Please don’t be mad baby. I’ve just not been very enthused. Ever since the passing of Scott Hutchison, frontman of easily my favourite band of all time “Frightened Rabbit”, I have struggled to find the enjoyment in being glib or enthusiastic about my listening habits. When one is moulded by an artist’s back catalog, it is devastating when tragedy befalls them. When music becomes as much a part of our self-definition as our hair colour, and as much a part of our history as love affairs great or small, artists transcend their position as producers of music. They are a best friend, confidant and inseparable narrative forces in our personal histories. A pin on a board upon which we hang our lives.
Some artists, however, you simply grow up with. They are the neighbour’s kid who you’d kick a football around the road with, who came to your Birthday Party when you were small and always seemed to be in the same class as you. Somehow always being present in the larger friendship groups, parties and get-togethers that when you find yourself inviting people to your wedding, you can’t believe how many memories you’ve shared and just how they’d managed to become so significant.
For me, “Broken Bells” fit the description. Originally introduced to my library out of loyalty for The Shins, their music began to narrate my life in non-specific ways. Instead of immediate nostalgic memories, tracks such as “October” instead remind me of the smell of my university campus, sitting on an underground train three years later and will probably continue to do so when I’m attempting to get my future unborn child to sleep. “Shelter” is the new line in that narrative of evocative melding of experience with audio.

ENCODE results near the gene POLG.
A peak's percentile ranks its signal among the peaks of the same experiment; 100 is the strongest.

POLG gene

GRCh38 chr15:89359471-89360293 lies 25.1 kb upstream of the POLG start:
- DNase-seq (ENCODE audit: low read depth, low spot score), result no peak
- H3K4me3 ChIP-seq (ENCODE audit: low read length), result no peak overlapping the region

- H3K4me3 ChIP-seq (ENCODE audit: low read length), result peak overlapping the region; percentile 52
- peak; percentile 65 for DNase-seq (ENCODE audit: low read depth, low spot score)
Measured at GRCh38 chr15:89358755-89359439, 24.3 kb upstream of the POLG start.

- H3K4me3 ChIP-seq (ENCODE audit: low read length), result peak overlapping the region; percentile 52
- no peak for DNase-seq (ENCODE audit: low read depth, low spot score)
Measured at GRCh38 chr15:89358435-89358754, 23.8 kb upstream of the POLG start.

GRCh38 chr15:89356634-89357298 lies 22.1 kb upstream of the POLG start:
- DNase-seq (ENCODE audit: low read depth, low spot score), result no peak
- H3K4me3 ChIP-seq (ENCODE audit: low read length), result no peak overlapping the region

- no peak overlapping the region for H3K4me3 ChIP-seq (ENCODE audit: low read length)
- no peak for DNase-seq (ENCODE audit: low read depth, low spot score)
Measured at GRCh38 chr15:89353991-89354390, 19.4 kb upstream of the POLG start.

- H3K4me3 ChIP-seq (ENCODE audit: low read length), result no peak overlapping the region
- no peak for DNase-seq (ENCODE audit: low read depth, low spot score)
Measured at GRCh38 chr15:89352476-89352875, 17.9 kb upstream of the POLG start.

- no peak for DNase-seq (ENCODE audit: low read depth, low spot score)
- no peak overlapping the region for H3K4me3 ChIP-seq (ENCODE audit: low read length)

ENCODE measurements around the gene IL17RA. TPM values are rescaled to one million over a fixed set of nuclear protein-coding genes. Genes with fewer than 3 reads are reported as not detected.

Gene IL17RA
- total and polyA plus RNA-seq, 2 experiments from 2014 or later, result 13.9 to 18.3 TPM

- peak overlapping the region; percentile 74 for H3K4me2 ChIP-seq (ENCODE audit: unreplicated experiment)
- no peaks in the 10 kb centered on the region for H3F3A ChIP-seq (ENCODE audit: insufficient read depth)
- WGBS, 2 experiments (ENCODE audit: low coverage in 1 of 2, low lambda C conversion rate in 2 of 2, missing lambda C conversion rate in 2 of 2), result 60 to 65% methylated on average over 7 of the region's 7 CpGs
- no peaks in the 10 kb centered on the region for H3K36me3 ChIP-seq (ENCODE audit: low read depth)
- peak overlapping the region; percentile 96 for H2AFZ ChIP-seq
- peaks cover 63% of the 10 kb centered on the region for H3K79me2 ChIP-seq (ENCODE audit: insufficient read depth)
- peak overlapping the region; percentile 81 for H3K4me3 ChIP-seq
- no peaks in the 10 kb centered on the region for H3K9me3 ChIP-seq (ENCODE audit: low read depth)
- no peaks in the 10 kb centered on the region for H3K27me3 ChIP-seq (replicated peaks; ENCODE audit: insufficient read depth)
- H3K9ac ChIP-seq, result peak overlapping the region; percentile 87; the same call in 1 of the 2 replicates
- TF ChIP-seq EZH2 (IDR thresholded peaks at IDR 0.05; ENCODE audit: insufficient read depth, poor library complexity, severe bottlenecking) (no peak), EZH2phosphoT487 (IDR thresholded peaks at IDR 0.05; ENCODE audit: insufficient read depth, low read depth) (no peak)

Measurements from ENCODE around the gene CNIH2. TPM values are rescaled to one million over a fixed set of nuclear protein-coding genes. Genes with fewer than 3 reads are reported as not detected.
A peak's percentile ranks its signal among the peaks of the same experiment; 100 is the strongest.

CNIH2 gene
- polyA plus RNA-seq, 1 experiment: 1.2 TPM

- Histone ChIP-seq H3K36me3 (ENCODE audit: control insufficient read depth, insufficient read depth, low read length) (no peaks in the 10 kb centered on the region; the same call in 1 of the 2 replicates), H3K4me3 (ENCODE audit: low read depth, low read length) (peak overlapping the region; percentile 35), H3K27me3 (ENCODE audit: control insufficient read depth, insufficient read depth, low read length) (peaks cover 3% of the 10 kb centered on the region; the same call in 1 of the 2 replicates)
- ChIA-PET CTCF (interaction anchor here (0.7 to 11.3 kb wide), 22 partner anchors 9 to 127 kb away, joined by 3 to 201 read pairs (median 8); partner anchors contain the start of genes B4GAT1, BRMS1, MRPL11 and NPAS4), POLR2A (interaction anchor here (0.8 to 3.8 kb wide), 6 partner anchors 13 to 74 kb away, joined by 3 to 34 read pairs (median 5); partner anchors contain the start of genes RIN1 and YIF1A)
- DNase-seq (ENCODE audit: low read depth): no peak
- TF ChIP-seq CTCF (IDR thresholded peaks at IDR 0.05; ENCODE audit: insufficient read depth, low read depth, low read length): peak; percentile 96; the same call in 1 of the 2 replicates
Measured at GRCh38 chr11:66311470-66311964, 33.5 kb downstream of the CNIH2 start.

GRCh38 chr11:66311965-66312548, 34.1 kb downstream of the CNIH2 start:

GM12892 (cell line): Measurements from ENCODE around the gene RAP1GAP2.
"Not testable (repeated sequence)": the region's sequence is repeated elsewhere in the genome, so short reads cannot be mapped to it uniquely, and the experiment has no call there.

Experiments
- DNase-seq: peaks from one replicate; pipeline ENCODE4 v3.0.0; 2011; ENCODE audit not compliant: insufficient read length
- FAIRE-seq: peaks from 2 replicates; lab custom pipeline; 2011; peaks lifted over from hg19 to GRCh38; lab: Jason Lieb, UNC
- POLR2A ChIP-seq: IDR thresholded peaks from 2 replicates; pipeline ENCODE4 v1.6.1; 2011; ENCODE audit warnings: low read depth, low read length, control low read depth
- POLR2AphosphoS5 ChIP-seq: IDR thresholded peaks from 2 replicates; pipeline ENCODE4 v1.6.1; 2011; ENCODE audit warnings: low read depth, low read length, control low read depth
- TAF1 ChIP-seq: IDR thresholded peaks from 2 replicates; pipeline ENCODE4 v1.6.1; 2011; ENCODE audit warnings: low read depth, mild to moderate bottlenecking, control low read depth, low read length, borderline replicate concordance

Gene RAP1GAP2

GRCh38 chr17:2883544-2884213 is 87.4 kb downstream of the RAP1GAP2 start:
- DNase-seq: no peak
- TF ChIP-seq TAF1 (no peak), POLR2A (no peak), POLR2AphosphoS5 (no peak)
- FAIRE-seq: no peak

Broken Bells, the collaboration of Danger Mouse (of Gnarls Barkley fame) and James Mercer from The Shins, have always felt like an unlikely marriage of brilliance. The tracks are a production of indie-pop through the sieve of a Tron soundtrack written by Neil Gaiman. All slightly digitised dreamscapes conjured by gifted musicians to send into the ether. Music made for late night festival sets and evening headphone commutes.
The new track, “Shelter” is unmistakably Broken Bells, with it’s soft nuanced production pairing with James Mercer’s relaxed vocal delivery. As the chorus hits, the similarities with the first record rise to the fore and continue onwards as it is followed by the jagged guitar rhythms that recall “Vaporize” from that very release. I missed the 2014 album release on account of not paying attention but if their back catalog is bookended by High Road and Shelter, it will be proof in the pudding in James Mercer as one of America’s most valuable pop songwriters and Danger Mouse as a world class conductor of perfect noise.